Adam Bonin, ’97, Discusses His Work in City & State Pennsylvania Interview

Working behind the scenes: A Q&A with attorney Adam Bonin

If you pull back the curtain during a Pennsylvania Democrat’s run for political office, you won’t see the Wizard of Oz, but you may find Adam Bonin. After a stint as an attorney with Cozen O’Connor, Bonin launched his own law office dedicated to helping candidates and others navigate the complex world of political law. 

He’s helped an Iraq War veteran get elected to Congress, guided a slew of candidates through tough election cycles and even witnessed political races get decided by, of all things, drawing lots. In an exclusive interview, City & State talks with Bonin about his work in political law, the prospects of election litigation in 2022 and what voters should know about the day-to-day duties of a political lawyer.

What does your work as a political attorney entail and what types of issues do you deal with on a regular basis?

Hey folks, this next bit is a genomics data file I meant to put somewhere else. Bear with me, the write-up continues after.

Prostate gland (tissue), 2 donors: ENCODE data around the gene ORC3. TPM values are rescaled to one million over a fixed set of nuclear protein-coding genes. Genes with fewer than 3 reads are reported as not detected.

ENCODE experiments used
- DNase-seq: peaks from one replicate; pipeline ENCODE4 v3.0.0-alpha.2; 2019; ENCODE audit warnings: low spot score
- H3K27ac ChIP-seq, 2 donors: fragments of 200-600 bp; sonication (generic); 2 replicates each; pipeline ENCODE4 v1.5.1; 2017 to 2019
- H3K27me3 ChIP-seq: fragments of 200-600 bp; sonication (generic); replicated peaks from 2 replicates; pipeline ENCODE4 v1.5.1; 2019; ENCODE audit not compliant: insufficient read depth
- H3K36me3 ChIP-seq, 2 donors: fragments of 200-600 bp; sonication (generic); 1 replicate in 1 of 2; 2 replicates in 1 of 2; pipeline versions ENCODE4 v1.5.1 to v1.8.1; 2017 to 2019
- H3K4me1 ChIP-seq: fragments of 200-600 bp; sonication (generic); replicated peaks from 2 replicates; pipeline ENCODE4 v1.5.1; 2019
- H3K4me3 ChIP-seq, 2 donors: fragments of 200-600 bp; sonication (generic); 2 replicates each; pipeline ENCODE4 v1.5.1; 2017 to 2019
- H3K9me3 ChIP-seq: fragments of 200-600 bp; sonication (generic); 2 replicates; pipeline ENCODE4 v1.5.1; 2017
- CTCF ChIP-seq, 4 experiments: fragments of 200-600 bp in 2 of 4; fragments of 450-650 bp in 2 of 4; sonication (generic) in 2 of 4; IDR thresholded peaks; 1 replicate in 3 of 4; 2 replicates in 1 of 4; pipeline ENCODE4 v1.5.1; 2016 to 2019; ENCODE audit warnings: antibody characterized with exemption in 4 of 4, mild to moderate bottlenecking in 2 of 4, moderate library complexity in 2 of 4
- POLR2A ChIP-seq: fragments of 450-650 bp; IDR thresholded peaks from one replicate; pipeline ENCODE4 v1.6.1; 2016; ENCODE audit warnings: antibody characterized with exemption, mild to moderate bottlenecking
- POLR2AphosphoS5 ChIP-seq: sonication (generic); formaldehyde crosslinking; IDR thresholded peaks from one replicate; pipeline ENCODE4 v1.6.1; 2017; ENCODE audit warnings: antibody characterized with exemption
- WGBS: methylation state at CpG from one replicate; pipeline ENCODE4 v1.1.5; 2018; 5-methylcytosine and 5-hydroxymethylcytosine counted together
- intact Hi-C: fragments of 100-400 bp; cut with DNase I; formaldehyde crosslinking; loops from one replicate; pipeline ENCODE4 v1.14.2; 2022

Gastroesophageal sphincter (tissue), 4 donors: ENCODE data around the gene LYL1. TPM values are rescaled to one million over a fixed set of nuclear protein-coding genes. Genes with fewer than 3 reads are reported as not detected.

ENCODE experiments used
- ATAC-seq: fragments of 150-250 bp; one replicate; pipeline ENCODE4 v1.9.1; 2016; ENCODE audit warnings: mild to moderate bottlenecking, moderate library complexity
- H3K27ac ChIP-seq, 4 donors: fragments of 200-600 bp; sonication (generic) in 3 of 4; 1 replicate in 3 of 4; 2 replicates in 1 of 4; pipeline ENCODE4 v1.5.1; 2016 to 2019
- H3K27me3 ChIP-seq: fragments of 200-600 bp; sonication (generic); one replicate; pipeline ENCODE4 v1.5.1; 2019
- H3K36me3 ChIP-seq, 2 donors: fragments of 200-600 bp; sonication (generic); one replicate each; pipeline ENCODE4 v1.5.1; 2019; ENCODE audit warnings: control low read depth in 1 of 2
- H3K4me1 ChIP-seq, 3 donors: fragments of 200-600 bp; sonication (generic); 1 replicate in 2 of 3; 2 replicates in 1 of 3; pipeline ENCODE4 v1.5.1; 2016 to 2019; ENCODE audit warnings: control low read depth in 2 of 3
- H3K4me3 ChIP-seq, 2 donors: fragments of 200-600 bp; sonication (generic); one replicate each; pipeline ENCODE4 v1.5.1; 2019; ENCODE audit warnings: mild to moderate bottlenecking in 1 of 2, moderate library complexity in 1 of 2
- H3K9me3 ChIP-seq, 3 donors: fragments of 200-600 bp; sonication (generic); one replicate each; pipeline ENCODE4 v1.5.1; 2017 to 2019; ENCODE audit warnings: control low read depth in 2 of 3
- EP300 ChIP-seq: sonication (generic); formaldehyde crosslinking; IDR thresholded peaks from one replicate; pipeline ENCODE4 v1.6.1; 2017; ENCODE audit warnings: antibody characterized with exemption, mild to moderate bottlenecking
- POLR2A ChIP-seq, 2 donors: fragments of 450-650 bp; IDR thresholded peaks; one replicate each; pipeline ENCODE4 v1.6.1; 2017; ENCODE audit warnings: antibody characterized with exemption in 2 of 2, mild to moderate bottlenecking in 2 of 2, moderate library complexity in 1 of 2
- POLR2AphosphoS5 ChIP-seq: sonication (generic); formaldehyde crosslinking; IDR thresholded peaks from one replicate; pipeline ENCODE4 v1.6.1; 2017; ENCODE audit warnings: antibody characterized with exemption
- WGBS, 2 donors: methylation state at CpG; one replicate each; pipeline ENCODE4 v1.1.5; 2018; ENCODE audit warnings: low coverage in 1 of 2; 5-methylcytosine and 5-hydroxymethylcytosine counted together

Most of what I do is stuff that the public never sees and that never makes the papers. Most of what I do is client counseling. I represent candidates, party entities, other groups that are involved in the electoral process, sometimes in the lobbying and governance process. My job is to give them advice to make sure they understand the rules of the road and to avoid unnecessary risk and to avoid trouble. A lot of my job is about keeping my name out of the paper, keeping my client’s name out of the paper, insofar as the only thing that we want people talking about is what the candidates want to be talking about. It means making sure that everyone knows what it takes to get the right number of signatures to get on the ballot, making sure that their advertisements and mailers abide by all the laws that exist – things like that. It’s only really been in the past three years that there has been such a public-facing, litigation-oriented component to this. 

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